Bradley Lowery’s parents announce they are expecting another baby

·2 min read
<p>Bradley Lowery celebrates his sixth birthday with his mother Gemma</p> (PA Archive)

Bradley Lowery celebrates his sixth birthday with his mother Gemma

(PA Archive)

The parents of Bradley Lowery, the football mascot whose battle with childhood cancer touched millions of people, have announced they are expecting a third child.

Gemma Lowery said she and husband Carl had decided in January to try for another baby, with the child expected to arrive in November.

Bradley died in 2017 aged just six, following a battle with neuroblastoma.

He was a mascot for his beloved Sunderland and, in the months before his death, led England out at Wembley alongside his hero, former Black Cats striker Jermain Defoe.

Mrs Lowery announced the pregnancy in a post on the Facebook page for The Bradley Lowery Foundation – the charity she established in his name to help other sick children.

She wrote: “Now this decision didn’t come lightly, Carl and I have so much love to give, so after lots of conversations, I have some news to tell you…….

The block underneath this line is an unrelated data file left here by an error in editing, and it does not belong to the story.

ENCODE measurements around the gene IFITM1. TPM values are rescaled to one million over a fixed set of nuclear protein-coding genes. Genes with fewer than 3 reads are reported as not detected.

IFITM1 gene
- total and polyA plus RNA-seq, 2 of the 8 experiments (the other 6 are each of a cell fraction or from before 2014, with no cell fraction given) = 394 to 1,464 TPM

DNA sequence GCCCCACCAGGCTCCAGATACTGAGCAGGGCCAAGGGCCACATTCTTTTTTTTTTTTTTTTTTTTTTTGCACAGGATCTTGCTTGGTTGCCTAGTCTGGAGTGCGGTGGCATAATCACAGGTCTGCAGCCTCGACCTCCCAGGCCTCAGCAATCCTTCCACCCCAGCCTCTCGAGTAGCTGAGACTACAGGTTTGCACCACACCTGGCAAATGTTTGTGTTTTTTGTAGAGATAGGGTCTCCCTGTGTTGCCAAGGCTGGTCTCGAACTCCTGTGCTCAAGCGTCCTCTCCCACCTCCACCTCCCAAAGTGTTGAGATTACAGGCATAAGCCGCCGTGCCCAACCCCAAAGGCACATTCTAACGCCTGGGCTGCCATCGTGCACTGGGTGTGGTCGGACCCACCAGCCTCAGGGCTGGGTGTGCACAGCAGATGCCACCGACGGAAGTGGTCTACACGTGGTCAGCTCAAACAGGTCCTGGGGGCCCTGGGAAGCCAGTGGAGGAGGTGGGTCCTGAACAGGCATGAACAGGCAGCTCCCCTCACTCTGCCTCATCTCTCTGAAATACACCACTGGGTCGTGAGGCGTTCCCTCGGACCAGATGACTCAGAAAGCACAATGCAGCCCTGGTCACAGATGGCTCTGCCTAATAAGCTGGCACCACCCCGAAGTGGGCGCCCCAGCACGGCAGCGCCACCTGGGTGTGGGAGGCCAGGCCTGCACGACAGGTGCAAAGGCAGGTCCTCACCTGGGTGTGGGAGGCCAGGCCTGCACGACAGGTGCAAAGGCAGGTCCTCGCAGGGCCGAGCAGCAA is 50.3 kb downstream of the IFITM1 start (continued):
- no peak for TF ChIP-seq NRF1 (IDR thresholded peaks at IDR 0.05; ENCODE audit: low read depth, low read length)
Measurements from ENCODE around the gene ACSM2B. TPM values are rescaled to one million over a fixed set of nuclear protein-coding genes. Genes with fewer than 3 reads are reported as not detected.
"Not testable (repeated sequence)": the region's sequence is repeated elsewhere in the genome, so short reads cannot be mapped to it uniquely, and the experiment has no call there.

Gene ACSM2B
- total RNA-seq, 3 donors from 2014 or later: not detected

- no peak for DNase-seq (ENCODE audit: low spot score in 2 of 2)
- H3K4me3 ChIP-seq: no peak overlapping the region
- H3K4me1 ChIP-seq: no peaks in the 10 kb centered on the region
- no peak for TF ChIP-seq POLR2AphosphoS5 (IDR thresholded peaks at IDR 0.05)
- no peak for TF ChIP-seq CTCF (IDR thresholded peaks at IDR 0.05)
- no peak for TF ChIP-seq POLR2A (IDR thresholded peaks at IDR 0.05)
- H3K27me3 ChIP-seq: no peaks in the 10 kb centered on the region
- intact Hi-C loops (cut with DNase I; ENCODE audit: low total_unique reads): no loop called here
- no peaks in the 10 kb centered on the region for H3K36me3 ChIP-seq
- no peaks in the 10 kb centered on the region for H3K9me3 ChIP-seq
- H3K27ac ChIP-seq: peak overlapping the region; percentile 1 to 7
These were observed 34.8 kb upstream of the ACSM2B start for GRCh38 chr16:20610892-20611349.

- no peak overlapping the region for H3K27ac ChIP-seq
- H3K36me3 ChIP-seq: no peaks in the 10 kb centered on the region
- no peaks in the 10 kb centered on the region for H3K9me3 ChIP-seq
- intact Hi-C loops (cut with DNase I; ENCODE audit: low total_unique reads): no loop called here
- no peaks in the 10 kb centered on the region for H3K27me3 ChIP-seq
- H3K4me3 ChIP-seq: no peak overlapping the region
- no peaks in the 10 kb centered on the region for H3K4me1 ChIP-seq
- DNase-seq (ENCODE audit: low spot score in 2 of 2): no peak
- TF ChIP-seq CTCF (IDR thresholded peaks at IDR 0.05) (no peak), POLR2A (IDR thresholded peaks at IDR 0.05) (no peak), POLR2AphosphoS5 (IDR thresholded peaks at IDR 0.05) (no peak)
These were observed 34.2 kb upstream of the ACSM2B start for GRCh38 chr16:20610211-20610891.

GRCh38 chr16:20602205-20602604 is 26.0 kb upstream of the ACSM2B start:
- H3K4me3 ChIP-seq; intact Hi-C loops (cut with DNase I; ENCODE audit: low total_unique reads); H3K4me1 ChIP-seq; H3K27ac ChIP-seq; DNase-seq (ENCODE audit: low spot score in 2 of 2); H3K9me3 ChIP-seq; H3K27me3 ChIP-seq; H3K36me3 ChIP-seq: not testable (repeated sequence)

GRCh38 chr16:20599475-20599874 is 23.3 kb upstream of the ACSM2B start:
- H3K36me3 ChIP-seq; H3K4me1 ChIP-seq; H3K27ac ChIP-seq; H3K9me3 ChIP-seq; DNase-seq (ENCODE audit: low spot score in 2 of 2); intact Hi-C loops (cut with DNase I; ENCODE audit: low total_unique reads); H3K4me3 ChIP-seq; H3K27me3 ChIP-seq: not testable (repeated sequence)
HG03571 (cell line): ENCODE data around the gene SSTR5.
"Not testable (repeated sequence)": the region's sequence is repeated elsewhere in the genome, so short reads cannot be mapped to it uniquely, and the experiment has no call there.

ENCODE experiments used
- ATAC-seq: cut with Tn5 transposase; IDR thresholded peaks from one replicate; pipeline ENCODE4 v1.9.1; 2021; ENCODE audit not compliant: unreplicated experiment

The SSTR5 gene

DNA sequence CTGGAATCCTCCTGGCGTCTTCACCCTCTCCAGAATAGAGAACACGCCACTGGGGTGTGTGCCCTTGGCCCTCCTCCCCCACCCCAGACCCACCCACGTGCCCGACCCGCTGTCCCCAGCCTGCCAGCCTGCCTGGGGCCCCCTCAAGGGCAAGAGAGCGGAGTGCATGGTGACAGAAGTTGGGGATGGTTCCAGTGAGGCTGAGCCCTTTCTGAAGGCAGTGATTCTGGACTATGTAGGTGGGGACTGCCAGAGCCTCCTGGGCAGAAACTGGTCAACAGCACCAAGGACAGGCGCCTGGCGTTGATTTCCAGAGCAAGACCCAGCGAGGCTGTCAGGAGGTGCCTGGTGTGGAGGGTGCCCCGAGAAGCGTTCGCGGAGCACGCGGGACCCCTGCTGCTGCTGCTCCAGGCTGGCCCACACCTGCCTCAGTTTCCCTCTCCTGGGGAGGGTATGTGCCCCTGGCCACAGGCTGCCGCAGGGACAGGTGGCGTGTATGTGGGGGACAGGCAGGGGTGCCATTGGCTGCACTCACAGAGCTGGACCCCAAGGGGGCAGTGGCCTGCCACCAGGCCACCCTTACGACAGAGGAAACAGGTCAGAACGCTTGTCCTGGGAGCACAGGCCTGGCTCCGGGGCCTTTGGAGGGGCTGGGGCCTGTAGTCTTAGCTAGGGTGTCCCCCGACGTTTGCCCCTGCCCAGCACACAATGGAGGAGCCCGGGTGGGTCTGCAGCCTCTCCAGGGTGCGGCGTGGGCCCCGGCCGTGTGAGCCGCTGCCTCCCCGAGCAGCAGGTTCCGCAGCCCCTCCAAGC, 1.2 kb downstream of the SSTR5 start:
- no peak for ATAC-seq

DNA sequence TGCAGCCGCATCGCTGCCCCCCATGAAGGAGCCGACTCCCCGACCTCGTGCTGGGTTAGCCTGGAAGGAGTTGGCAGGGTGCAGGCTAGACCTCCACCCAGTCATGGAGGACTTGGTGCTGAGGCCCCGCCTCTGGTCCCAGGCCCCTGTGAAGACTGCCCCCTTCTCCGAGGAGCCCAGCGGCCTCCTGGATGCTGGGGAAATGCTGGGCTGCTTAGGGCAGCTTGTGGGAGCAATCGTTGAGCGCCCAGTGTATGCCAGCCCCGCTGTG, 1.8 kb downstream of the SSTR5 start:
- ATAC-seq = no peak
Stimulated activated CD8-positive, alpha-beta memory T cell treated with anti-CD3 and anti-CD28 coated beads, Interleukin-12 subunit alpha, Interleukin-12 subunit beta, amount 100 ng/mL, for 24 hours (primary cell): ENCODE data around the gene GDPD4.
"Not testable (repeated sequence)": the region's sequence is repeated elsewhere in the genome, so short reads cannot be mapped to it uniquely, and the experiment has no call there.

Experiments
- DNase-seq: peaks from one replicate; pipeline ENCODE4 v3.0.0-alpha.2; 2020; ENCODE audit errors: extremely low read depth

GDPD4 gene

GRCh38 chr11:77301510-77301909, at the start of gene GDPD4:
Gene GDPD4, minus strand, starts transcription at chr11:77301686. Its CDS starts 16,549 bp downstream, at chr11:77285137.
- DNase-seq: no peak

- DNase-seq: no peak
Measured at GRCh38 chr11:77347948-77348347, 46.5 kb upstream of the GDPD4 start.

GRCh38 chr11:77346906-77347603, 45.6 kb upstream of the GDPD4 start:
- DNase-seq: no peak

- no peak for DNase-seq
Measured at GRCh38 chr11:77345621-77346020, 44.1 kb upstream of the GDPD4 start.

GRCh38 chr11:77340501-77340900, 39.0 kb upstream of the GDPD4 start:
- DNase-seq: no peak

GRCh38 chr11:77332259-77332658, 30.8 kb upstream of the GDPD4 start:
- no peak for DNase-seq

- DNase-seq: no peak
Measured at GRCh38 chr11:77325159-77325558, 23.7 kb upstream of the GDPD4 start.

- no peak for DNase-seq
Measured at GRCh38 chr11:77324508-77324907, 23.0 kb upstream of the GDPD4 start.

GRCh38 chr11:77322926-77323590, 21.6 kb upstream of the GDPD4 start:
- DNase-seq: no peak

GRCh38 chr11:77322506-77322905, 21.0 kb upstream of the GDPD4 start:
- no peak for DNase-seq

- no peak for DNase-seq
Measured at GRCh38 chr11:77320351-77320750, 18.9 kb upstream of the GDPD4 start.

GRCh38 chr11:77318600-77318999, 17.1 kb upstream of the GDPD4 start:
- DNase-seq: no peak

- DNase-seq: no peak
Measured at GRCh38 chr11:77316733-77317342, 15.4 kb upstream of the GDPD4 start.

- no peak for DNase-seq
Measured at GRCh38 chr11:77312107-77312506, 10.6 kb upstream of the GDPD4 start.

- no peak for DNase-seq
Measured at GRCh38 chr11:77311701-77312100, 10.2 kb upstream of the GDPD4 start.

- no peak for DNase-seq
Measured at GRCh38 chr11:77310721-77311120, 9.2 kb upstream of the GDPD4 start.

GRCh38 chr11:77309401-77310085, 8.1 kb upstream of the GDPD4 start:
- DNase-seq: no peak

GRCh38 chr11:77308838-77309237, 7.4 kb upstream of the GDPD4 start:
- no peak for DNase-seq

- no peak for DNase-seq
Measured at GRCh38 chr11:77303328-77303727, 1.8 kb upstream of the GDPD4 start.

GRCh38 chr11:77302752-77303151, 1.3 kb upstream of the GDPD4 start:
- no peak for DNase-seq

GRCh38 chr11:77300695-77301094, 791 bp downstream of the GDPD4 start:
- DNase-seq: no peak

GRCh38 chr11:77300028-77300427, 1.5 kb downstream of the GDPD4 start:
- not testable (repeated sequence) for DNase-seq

“Baby lowery number 3 on its way, we decided to start trying in January for a baby and it didn’t take long to see them two lines on the pregnancy stick.

“Bradley is going to be the best guardian angel to his little brother or sister. Myself Carl and Kieran are absolutely over the moon and very excited for November to meet our prince or princes(s).”

In February, 38-year-old Defoe, now with Scottish Premiership club Rangers, revealed he still thinks about Bradley every day.

He told the BBC: “It’s four years since he died but there’s not a day that goes by when he’s not in my mind. Especially now with the lockdown.

“The time that you get at home when you sit and reflect about things. Of course, I think about Bradley. I still keep in contact with the family – I’m very close to them.

“It was a really difficult time for me, especially when Bradley passed away – it was really difficult because I’d got used to walking out with him at games.

“When I got back into the England squad he came out with me at Wembley and every Sunderland home game I’d walk out with him, so it was really difficult after he died.”

Additional reporting by the Press Association.

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